lol is it hyperbole Sunday or you liquored up?
entertaining write up though :up:

#16 ensign14

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Posted 07 October 2012 - 22:00

Sorry, who was paying for Jamie Green's top flight rides in F3?

There's a bit of a difference between funding F3 and funding F1. You'd have to be deluded if you wanted Karthikeyan in your car over Green without an eyewatering wodge of cash.

Sutil is the name that really stands out for me among that group, but his career was sadly compromised by "that" incident...

It took him four years to become a regular top ten finisher. Not many others get similar extended chances. And he only started looking impressive when he had a kick up the arse from a rookie team-mate - which has happened with a few other drivers, which in turn suggests a lack of motivation when finding a comfortable place amongst many (q.v. Trulli).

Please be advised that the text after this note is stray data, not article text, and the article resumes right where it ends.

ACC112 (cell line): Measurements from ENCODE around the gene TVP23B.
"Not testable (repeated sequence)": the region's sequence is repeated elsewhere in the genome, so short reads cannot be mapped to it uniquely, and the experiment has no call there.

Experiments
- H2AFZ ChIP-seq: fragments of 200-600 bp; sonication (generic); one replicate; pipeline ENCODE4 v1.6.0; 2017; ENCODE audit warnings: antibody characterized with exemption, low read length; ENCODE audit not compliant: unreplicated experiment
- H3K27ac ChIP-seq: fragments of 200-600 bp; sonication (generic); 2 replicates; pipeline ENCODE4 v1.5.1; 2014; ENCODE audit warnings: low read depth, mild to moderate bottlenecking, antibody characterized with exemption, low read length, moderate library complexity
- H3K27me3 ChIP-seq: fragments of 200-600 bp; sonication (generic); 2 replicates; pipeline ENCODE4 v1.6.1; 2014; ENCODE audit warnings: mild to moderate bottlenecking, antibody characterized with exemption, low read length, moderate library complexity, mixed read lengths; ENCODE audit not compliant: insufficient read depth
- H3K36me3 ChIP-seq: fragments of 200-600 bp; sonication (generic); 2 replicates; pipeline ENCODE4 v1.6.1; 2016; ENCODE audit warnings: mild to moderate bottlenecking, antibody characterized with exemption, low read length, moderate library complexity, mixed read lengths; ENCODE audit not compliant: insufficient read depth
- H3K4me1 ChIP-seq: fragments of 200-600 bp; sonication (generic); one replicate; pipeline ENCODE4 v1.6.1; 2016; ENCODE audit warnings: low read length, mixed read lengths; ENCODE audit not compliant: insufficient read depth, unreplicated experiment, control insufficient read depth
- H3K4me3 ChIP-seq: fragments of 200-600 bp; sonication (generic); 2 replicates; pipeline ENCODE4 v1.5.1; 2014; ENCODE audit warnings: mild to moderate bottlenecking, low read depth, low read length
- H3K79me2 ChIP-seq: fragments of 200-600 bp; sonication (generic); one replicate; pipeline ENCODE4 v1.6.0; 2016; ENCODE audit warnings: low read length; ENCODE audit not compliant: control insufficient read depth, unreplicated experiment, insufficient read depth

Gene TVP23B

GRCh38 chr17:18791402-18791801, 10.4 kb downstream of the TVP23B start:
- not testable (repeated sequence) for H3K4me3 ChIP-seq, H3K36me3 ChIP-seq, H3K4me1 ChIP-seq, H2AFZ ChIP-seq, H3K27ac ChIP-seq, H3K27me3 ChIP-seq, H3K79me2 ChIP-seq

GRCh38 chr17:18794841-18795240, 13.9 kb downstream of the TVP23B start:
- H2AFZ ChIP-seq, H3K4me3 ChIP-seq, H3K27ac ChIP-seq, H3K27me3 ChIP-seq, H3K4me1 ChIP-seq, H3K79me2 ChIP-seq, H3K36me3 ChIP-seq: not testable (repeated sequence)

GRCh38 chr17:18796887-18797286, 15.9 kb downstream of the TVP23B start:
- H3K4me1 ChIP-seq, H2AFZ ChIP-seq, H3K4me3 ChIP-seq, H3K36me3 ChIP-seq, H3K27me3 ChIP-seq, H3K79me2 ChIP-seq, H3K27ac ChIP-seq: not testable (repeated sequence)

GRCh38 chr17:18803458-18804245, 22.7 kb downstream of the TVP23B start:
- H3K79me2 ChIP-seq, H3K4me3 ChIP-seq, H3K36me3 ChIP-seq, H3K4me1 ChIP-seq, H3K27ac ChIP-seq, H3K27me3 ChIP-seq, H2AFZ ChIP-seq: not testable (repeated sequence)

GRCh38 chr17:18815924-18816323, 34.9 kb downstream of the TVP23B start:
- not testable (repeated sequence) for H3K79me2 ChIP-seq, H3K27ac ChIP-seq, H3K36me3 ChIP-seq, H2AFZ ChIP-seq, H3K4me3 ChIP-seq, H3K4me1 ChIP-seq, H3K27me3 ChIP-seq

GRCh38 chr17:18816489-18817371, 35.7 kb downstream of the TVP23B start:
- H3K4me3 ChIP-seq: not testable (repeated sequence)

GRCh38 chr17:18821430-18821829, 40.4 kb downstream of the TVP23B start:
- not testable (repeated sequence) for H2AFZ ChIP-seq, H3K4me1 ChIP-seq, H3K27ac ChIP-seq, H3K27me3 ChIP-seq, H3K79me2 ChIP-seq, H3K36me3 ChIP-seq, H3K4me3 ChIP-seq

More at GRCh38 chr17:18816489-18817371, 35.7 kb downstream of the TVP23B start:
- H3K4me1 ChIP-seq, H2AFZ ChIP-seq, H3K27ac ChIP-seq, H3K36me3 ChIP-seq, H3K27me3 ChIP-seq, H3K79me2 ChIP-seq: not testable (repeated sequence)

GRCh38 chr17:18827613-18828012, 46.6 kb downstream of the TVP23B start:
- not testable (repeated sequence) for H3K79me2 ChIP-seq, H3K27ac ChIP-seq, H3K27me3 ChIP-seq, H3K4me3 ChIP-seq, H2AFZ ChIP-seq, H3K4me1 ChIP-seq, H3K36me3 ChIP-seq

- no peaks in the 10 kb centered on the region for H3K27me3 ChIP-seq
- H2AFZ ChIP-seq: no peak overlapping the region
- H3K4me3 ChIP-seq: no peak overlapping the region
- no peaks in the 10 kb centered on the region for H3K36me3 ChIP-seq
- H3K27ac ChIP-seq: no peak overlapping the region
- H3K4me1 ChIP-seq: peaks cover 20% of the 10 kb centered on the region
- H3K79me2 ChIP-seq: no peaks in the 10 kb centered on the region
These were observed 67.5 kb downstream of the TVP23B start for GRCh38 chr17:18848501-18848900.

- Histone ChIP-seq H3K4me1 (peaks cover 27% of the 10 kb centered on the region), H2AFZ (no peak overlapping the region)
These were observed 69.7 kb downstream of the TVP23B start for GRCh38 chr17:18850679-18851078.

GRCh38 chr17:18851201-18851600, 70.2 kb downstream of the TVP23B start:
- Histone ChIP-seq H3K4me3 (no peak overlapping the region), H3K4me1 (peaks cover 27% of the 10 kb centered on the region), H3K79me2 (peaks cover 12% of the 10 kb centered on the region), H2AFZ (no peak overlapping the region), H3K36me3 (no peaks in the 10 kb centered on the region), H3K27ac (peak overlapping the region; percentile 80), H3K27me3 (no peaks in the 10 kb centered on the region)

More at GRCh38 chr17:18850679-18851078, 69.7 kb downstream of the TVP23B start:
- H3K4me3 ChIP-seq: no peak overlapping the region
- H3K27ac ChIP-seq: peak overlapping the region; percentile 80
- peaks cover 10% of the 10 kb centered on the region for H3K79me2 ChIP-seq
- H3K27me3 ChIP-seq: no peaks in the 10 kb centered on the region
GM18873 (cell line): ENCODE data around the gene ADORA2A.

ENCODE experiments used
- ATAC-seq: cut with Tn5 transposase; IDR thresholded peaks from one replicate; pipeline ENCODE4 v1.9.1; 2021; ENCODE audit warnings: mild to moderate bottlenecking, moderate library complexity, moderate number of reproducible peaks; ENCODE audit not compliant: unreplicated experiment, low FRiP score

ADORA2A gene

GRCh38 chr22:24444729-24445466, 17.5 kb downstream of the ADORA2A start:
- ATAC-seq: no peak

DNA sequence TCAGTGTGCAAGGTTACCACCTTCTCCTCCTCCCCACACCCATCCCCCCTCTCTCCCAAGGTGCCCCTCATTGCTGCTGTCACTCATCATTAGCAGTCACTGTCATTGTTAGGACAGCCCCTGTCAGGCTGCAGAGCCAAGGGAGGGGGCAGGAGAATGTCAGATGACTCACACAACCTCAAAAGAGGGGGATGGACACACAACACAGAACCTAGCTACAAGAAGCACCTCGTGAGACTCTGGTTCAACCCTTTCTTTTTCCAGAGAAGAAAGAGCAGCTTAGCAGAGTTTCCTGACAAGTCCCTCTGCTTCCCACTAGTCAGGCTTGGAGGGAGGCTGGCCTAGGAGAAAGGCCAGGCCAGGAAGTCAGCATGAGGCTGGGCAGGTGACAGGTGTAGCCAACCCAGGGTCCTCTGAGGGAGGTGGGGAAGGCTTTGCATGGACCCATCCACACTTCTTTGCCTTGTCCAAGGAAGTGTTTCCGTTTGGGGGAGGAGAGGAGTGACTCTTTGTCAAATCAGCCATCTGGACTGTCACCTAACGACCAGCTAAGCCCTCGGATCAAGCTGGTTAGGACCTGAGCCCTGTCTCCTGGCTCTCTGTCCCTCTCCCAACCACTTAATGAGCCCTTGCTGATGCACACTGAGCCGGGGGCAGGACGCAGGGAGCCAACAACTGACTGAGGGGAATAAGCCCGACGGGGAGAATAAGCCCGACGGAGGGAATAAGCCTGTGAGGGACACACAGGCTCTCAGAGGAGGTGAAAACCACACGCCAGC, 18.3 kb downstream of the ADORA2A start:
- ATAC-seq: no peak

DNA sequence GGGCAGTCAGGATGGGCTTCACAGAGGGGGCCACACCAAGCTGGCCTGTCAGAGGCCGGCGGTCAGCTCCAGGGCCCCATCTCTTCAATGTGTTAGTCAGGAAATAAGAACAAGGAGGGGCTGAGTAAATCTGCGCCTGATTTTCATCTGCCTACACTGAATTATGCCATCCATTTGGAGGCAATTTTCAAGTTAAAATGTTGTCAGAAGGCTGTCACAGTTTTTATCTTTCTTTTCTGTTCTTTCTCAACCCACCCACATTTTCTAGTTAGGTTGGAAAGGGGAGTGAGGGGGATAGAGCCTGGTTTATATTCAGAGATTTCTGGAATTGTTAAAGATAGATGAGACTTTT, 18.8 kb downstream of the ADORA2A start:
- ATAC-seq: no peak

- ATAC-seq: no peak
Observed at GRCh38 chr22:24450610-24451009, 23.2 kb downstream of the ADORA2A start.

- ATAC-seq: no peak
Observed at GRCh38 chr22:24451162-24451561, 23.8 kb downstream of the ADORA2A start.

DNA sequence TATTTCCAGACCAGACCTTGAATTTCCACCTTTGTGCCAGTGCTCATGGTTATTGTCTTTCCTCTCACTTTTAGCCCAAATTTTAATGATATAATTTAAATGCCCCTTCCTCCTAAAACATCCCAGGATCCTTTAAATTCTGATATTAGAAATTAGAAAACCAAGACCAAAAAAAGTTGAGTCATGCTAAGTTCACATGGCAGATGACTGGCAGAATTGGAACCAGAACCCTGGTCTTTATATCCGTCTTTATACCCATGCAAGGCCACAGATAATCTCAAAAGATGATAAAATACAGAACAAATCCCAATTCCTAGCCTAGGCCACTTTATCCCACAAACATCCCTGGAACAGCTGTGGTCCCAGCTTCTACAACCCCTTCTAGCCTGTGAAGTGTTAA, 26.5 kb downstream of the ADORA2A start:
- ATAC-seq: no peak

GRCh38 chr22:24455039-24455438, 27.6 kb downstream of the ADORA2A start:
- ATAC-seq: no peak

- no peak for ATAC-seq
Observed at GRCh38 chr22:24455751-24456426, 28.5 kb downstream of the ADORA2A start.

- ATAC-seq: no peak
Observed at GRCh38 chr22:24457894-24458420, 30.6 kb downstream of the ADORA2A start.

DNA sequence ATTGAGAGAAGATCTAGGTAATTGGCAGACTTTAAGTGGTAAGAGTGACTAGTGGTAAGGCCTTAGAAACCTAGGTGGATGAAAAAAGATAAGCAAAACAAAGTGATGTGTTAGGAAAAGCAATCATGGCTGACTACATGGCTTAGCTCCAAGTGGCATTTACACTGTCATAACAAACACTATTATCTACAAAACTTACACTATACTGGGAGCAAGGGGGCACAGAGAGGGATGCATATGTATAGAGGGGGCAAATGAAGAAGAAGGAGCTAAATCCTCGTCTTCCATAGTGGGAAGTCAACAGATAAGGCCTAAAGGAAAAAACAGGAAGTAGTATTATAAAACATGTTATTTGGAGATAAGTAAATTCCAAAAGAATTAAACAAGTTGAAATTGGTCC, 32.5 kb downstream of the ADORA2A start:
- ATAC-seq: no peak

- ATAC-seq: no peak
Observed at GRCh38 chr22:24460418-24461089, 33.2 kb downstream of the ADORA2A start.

One other big problem though is the nature of junior formulae. What's the point of learning your trade in basic formulae when F1 is in another league techwise? At least 25 years ago they all changed gear the same way.

#17 ensign14

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Posted 07 October 2012 - 22:06

lol is it hyperbole Sunday or you liquored up?

I lose track to which substance Enge is addicted this week, hasn't he failed multiple drug tests? Plus the money laundering thing used to be linked with that (q.v. the Whittington brothers paying cashmoney for their Indy Marches and Dale W allegedly being high as a kite being flown from the Shuttle at the start of the '82 500). Changing the subject completely, funny that some Argentine drivers seemed to go far with not earth-shattering talent right up to about 1982 and then vanished from the scene (Angel Guerra, Quique Mansilla, Ricardo Zunino).

Edited by ensign14, 07 October 2012 - 22:07.


#18 Andrew Hope

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Posted 07 October 2012 - 22:09